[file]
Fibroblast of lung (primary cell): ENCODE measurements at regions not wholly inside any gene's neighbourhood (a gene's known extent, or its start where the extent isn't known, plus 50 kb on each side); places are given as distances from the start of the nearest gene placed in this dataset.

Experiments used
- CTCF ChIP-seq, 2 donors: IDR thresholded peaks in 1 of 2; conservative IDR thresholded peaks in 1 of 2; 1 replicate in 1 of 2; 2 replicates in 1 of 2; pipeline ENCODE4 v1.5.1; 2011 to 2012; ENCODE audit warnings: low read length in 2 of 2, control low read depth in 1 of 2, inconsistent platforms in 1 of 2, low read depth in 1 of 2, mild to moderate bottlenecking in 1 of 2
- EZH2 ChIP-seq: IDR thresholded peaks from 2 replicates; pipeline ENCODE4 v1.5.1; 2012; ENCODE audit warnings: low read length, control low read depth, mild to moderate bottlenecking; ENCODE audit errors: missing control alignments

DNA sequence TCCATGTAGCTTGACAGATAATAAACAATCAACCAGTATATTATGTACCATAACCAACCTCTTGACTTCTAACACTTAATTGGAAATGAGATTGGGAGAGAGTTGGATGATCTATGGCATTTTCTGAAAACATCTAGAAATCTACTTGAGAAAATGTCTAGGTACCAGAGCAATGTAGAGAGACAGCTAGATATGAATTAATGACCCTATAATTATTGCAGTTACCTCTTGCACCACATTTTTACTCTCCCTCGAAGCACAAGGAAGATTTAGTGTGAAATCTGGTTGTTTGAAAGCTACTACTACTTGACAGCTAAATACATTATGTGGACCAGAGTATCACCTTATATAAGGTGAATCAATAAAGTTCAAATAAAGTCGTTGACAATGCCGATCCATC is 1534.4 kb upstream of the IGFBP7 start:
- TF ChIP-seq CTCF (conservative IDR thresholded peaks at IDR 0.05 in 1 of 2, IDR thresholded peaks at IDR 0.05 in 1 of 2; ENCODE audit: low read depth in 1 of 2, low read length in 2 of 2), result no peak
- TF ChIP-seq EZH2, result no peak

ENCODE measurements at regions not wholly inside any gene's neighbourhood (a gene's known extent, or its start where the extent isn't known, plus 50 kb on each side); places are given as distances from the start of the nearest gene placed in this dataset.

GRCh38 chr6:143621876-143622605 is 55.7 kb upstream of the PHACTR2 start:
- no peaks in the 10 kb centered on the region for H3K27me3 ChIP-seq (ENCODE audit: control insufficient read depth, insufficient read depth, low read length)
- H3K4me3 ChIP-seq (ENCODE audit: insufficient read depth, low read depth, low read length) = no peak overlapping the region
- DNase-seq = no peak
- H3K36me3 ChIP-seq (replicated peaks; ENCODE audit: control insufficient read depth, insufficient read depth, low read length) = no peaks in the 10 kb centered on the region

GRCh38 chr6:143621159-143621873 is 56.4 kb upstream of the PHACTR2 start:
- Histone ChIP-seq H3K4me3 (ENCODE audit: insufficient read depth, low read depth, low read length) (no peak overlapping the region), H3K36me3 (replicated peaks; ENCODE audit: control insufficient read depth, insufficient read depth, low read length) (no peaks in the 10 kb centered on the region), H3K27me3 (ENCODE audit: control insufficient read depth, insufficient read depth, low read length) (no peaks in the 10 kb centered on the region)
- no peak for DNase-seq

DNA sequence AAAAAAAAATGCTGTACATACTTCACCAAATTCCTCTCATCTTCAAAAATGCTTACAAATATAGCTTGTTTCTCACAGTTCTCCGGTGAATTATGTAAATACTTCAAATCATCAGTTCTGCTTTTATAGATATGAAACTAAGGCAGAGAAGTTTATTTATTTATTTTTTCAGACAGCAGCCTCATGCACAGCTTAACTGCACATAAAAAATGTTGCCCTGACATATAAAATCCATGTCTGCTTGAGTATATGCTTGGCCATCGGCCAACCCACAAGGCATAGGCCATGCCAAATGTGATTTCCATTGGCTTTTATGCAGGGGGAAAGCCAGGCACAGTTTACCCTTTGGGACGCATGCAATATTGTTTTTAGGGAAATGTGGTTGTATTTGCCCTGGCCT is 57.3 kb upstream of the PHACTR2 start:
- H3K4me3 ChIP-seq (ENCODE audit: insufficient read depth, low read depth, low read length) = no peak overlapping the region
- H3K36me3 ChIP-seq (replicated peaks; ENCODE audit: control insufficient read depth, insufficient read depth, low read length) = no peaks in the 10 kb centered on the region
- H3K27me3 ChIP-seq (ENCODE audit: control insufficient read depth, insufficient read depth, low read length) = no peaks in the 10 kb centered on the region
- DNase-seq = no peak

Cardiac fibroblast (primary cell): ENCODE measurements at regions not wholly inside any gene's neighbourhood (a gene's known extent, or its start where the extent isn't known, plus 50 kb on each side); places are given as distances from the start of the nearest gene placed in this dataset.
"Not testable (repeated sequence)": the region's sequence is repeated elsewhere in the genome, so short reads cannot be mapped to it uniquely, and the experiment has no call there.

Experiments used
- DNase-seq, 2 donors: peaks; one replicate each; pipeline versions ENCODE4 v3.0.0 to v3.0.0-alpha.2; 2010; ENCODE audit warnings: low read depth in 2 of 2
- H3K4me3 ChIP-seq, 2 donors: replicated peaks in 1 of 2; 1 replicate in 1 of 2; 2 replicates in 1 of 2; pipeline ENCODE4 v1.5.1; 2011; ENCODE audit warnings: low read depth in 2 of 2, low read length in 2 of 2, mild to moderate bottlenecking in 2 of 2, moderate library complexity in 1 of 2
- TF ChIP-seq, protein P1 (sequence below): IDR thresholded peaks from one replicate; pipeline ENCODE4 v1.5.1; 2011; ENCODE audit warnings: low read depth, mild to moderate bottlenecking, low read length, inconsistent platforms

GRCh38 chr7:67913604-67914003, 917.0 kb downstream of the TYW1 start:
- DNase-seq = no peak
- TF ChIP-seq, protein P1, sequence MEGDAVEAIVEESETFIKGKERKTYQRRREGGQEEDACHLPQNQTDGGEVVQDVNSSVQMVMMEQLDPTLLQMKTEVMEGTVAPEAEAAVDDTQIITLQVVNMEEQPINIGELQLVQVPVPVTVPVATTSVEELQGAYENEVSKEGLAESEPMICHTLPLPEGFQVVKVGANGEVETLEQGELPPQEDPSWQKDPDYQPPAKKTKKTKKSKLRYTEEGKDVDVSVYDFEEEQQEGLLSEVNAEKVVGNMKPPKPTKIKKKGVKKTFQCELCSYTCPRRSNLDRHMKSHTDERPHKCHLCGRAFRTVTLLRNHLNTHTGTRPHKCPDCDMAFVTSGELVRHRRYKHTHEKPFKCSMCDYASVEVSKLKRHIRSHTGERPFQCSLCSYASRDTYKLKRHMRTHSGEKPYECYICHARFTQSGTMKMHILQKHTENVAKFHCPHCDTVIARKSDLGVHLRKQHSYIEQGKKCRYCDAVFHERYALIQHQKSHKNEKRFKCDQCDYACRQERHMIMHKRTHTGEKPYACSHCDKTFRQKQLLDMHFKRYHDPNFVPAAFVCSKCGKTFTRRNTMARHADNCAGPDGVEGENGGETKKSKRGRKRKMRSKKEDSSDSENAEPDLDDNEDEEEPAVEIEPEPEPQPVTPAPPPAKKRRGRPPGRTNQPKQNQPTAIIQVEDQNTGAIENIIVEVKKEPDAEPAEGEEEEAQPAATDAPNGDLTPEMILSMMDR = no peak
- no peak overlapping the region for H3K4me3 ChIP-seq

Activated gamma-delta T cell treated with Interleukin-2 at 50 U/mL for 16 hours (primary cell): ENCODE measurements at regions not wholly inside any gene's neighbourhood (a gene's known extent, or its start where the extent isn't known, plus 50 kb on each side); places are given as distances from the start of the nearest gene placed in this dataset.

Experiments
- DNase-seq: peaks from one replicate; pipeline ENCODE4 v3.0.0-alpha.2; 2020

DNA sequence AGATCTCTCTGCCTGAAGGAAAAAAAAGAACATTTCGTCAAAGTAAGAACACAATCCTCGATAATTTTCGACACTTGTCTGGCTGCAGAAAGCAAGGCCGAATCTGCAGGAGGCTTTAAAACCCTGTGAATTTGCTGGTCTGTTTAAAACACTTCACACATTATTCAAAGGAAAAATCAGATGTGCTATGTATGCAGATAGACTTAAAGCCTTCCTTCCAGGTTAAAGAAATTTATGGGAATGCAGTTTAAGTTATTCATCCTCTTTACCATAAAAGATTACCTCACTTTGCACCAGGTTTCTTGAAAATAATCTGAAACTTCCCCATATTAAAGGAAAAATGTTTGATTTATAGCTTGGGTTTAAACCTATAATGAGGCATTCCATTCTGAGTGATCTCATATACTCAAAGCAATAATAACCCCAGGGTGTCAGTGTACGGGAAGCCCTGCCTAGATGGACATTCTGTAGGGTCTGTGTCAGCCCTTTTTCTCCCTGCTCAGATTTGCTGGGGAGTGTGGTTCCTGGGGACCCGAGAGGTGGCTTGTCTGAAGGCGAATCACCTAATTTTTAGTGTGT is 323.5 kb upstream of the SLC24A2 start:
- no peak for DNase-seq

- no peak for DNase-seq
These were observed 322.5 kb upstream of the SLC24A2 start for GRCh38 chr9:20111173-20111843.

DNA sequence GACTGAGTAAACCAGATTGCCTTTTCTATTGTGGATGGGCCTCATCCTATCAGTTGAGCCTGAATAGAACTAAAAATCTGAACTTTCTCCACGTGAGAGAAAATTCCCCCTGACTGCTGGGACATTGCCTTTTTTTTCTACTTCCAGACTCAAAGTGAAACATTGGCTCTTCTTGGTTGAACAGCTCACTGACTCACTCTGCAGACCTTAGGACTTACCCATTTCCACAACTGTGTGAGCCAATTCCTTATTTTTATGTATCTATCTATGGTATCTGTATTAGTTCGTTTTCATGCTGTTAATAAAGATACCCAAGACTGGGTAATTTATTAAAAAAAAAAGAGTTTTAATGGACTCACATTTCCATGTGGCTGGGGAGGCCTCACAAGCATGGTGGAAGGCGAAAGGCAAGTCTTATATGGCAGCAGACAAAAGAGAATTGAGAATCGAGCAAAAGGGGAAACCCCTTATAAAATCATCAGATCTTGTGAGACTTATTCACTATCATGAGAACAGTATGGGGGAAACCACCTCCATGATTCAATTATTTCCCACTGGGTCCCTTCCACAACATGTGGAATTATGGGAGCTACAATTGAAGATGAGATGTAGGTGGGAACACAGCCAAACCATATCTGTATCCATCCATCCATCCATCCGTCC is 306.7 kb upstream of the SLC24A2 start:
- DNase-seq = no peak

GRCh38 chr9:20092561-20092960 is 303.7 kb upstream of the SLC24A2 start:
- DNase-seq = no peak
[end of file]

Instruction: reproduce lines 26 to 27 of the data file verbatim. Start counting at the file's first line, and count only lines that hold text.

- H3K4me3 ChIP-seq, 2 donors: replicated peaks in 1 of 2; 1 replicate in 1 of 2; 2 replicates in 1 of 2; pipeline ENCODE4 v1.5.1; 2011; ENCODE audit warnings: low read depth in 2 of 2, low read length in 2 of 2, mild to moderate bottlenecking in 2 of 2, moderate library complexity in 1 of 2
- TF ChIP-seq, protein P1 (sequence below): IDR thresholded peaks from one replicate; pipeline ENCODE4 v1.5.1; 2011; ENCODE audit warnings: low read depth, mild to moderate bottlenecking, low read length, inconsistent platforms